Skip to main content


Reset A A Font size: Print

Court of Appeals of Iowa.

Benjamin MOODY, Petitioner-Appellant/Cross-Appellee, v. Brooke TRIMBLE, Respondent-Appellee/Cross-Appellant.

No. 22-0180

Decided: September 21, 2022

Considered by Ahlers, P.J., and Badding and Chicchelly, JJ. Megan R. Rosenberg of Cady & Rosenberg Law Firm, P.L.C., Hampton, for appellant/cross-appellee Elizabeth M. Wayne of Papenheim Law Office, Parkersburg, for appellee/cross-appellant.

The parties are the parents of a child born in 2017. In 2019, a stipulated decree granted both parents joint legal custody, the father physical care, and the mother visitation. The mother was also ordered to pay $73 per month in child support.

Less than five months after entry of the stipulated decree, the mother filed this action seeking to change physical care from the father to her, or, alternatively, to joint physical care. During trial, she also requested more visitation as an additional alternative. The father resisted, and he requested additional child support.

The district court denied the mother's requested modification. The court concluded the mother had failed to meet her burden to prove a substantial change of circumstances to warrant modification of physical care because the changes she relied upon were neither substantial nor outside the contemplation of the court when the stipulated decree was entered.1 The court also concluded that a modification of child support was required, as the amount of support owed under the child support guidelines deviated from the original support obligation by more than ten percent. The court raised the mother's child support obligation to $88 per month.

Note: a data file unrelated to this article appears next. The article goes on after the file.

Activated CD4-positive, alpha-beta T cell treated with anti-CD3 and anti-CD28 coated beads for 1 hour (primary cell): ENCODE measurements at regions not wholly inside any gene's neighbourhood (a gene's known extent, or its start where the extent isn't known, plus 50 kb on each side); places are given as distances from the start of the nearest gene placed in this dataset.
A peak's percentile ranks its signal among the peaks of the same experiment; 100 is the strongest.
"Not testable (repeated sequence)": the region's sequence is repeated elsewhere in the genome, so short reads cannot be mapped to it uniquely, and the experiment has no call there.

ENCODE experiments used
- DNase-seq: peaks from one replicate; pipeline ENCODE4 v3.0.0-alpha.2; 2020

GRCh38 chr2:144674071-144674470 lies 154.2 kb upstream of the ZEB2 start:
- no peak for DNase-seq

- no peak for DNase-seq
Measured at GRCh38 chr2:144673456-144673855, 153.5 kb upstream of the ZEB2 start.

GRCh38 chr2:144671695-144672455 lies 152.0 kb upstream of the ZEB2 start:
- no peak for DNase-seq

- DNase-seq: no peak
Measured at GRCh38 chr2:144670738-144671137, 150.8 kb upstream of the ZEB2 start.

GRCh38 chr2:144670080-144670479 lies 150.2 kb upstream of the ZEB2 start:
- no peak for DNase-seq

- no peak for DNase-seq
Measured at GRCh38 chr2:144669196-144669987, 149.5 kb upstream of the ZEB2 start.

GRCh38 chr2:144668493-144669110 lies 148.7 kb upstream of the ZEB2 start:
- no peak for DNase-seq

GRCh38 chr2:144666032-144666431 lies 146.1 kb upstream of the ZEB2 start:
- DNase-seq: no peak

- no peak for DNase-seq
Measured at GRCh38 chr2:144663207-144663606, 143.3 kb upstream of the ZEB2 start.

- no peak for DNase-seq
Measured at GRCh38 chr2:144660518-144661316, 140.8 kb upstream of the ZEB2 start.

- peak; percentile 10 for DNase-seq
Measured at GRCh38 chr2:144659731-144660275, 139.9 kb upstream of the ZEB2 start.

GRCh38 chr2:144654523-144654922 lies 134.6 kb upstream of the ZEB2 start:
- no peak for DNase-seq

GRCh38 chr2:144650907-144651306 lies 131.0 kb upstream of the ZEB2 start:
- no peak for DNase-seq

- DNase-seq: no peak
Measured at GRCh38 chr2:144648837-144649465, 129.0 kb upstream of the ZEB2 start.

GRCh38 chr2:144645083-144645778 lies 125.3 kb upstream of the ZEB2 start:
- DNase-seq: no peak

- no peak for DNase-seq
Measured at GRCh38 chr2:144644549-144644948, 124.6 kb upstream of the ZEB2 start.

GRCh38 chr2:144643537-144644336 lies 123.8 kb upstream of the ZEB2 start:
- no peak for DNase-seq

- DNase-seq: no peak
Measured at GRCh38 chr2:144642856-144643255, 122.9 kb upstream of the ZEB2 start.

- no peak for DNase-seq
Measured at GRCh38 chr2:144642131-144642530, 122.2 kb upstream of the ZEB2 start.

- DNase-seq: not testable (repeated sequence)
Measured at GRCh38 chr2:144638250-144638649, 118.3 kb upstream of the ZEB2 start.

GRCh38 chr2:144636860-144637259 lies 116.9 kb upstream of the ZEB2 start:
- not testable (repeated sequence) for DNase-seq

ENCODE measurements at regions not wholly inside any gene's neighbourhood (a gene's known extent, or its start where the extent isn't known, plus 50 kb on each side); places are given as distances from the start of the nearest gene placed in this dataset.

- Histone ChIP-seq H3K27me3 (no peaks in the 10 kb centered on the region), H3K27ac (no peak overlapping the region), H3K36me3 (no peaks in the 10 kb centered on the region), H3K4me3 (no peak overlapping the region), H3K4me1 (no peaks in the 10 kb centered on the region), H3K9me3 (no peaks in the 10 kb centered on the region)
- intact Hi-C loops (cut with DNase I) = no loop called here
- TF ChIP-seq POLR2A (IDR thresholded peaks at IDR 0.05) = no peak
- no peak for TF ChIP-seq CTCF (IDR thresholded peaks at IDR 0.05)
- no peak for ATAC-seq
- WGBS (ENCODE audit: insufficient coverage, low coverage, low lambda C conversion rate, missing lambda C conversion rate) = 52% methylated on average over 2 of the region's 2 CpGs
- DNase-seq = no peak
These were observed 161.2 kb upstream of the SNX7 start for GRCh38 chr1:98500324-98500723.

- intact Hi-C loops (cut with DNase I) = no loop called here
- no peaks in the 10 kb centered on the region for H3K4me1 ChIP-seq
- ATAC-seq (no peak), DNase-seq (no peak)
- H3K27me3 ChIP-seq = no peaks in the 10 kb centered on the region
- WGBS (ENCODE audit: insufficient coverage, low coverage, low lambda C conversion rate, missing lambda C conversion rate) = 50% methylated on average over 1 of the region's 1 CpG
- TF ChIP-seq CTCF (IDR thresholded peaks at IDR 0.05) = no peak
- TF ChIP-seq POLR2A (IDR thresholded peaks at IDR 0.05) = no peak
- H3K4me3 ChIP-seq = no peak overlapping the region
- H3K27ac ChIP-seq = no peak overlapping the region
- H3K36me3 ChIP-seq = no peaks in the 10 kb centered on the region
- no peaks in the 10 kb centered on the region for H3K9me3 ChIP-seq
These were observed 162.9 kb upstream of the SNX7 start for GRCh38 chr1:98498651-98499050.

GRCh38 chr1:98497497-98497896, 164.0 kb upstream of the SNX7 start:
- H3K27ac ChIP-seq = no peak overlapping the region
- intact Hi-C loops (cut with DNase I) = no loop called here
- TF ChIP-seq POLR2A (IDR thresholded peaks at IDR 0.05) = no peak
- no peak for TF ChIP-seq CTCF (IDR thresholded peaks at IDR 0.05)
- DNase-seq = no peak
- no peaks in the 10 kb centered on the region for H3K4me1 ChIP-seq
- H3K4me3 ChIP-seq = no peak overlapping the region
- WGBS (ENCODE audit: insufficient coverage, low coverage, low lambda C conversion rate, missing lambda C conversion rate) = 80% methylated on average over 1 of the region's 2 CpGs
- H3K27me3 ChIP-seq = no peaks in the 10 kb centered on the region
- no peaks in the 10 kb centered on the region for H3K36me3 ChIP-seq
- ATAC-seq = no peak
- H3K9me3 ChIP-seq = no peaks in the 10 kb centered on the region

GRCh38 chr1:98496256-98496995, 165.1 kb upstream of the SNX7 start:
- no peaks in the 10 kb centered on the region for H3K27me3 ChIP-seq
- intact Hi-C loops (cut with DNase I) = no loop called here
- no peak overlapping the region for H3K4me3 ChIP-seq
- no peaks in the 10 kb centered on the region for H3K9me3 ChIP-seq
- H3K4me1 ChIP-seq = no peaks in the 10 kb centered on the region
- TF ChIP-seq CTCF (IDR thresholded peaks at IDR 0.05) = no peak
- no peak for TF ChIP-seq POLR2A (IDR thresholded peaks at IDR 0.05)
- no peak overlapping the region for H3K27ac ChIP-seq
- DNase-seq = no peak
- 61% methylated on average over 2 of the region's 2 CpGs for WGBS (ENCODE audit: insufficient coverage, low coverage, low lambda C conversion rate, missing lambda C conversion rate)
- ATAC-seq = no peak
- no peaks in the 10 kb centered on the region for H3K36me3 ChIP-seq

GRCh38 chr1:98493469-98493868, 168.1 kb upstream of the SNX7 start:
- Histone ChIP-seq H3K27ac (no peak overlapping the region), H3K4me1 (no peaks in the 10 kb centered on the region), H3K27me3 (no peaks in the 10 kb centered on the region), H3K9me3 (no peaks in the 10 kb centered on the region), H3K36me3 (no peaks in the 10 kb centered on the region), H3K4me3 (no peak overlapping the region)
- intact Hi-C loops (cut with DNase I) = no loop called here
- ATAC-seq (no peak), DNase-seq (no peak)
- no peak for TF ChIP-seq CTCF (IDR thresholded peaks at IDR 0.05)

The father appeals, asking for a larger increase in the mother's child-support obligation using imputed income for the mother. The mother cross-appeals, limiting her challenge to her claim that she should have been granted more visitation. Both parties request appellate attorney fees.

I. Standard of Review

We review child-support and visitation modification proceedings de novo. In re Marriage of McKenzie, 709 N.W.2d 528, 531 (Iowa 2006) (child-support modification); Christy v. Lenz, 878 N.W.2d 461, 464 (Iowa Ct. App. 2016) (visitation modification). Because our review is de novo, we will give weight to the district court's findings of fact—especially as to witness credibility—but we are not bound by them. Iowa R. App. P. 6.904(3)(g).

II. Child-Support Modification